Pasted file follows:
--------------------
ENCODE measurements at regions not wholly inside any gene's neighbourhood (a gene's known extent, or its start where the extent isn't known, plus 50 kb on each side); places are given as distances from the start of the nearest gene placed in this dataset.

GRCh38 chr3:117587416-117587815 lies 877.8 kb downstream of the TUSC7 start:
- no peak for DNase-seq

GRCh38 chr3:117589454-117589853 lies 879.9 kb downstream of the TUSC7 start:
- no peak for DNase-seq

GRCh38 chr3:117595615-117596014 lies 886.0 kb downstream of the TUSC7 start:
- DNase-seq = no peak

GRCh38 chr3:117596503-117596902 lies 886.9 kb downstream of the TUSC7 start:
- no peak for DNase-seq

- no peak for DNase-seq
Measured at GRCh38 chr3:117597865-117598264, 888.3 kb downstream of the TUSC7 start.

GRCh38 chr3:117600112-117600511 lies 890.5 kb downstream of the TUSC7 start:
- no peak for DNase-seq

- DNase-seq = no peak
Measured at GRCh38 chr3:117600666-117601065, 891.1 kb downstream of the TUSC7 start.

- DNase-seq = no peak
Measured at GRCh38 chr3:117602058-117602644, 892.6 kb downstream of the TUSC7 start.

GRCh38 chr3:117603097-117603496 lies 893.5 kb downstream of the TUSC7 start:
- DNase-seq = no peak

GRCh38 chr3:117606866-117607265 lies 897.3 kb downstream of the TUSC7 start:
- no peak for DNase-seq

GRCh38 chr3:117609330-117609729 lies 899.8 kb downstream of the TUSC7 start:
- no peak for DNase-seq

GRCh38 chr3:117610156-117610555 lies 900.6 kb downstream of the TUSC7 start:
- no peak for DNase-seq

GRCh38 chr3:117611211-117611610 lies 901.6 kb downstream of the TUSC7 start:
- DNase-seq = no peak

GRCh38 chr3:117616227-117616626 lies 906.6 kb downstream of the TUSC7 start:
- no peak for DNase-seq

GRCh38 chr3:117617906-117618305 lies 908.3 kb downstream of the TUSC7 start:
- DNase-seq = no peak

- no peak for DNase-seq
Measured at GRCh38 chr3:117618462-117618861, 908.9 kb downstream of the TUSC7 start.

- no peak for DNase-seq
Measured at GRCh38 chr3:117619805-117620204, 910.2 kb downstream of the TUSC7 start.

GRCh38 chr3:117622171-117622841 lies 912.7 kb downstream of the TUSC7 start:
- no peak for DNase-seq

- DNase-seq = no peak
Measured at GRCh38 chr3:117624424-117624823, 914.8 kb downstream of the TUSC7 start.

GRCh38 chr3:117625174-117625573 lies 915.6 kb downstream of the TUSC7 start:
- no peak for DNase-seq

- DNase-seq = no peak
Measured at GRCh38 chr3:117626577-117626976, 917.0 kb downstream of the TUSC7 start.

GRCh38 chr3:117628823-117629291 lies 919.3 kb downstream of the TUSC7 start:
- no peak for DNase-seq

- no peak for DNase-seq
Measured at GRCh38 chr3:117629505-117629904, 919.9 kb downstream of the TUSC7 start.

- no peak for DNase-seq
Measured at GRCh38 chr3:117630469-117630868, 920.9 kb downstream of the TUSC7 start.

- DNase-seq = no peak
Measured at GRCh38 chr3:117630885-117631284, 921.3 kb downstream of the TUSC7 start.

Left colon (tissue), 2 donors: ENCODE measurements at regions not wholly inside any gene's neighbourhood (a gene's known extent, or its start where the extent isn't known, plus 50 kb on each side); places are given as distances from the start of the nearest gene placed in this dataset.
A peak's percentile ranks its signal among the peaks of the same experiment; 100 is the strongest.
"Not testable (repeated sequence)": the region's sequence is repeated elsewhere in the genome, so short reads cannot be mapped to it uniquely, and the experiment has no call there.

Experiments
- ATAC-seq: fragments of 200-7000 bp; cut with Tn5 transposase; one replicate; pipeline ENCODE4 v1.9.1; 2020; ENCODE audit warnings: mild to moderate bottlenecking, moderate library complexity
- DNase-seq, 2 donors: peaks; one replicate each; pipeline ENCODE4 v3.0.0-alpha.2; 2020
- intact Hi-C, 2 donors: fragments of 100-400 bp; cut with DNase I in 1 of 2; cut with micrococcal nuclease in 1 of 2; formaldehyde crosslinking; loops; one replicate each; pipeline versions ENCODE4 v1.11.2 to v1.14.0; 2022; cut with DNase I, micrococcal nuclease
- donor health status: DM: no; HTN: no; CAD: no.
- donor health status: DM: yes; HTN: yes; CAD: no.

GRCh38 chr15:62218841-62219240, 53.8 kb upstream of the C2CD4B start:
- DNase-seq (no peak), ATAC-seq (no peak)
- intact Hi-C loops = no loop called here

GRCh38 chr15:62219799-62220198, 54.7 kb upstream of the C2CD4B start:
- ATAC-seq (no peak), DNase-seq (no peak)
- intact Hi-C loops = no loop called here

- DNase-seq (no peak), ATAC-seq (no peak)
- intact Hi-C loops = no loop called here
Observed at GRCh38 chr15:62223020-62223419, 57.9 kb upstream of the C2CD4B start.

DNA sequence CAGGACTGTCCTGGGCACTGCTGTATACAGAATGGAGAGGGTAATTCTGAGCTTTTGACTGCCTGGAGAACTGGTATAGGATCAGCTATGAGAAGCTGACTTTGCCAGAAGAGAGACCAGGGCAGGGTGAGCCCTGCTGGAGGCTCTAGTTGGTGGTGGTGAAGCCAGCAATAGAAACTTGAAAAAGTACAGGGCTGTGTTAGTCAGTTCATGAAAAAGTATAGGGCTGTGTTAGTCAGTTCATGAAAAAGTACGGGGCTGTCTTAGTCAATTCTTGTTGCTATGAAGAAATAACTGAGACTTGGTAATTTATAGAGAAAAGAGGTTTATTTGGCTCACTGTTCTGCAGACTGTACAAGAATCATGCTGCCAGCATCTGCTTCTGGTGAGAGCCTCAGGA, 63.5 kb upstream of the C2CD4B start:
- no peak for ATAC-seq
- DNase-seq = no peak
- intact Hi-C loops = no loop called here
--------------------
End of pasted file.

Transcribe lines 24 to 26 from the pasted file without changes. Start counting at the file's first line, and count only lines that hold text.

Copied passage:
GRCh38 chr3:117610156-117610555 lies 900.6 kb downstream of the TUSC7 start:
- no peak for DNase-seq

GRCh38 chr3:117611211-117611610 lies 901.6 kb downstream of the TUSC7 start: